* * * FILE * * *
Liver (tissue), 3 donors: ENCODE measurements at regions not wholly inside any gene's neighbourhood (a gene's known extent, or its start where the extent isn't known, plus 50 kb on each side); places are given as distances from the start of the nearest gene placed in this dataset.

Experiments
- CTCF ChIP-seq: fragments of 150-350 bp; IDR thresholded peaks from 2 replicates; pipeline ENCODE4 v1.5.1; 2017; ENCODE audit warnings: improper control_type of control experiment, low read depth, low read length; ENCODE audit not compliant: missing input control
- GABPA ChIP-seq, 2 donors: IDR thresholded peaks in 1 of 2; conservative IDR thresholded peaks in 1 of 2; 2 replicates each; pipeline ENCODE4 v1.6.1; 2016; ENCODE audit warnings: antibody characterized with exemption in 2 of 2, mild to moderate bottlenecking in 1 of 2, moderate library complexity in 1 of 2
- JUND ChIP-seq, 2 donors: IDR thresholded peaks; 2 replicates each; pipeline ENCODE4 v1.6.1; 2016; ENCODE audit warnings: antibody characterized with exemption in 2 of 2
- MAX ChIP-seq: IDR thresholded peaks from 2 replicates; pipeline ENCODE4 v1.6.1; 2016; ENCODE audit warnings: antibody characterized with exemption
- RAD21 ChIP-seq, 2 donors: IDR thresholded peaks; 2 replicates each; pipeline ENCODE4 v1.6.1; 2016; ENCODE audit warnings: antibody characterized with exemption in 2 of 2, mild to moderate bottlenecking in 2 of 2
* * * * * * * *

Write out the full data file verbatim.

Liver (tissue), 3 donors: ENCODE measurements at regions not wholly inside any gene's neighbourhood (a gene's known extent, or its start where the extent isn't known, plus 50 kb on each side); places are given as distances from the start of the nearest gene placed in this dataset.

Experiments
- CTCF ChIP-seq: fragments of 150-350 bp; IDR thresholded peaks from 2 replicates; pipeline ENCODE4 v1.5.1; 2017; ENCODE audit warnings: improper control_type of control experiment, low read depth, low read length; ENCODE audit not compliant: missing input control
- GABPA ChIP-seq, 2 donors: IDR thresholded peaks in 1 of 2; conservative IDR thresholded peaks in 1 of 2; 2 replicates each; pipeline ENCODE4 v1.6.1; 2016; ENCODE audit warnings: antibody characterized with exemption in 2 of 2, mild to moderate bottlenecking in 1 of 2, moderate library complexity in 1 of 2
- JUND ChIP-seq, 2 donors: IDR thresholded peaks; 2 replicates each; pipeline ENCODE4 v1.6.1; 2016; ENCODE audit warnings: antibody characterized with exemption in 2 of 2
- MAX ChIP-seq: IDR thresholded peaks from 2 replicates; pipeline ENCODE4 v1.6.1; 2016; ENCODE audit warnings: antibody characterized with exemption
- RAD21 ChIP-seq, 2 donors: IDR thresholded peaks; 2 replicates each; pipeline ENCODE4 v1.6.1; 2016; ENCODE audit warnings: antibody characterized with exemption in 2 of 2, mild to moderate bottlenecking in 2 of 2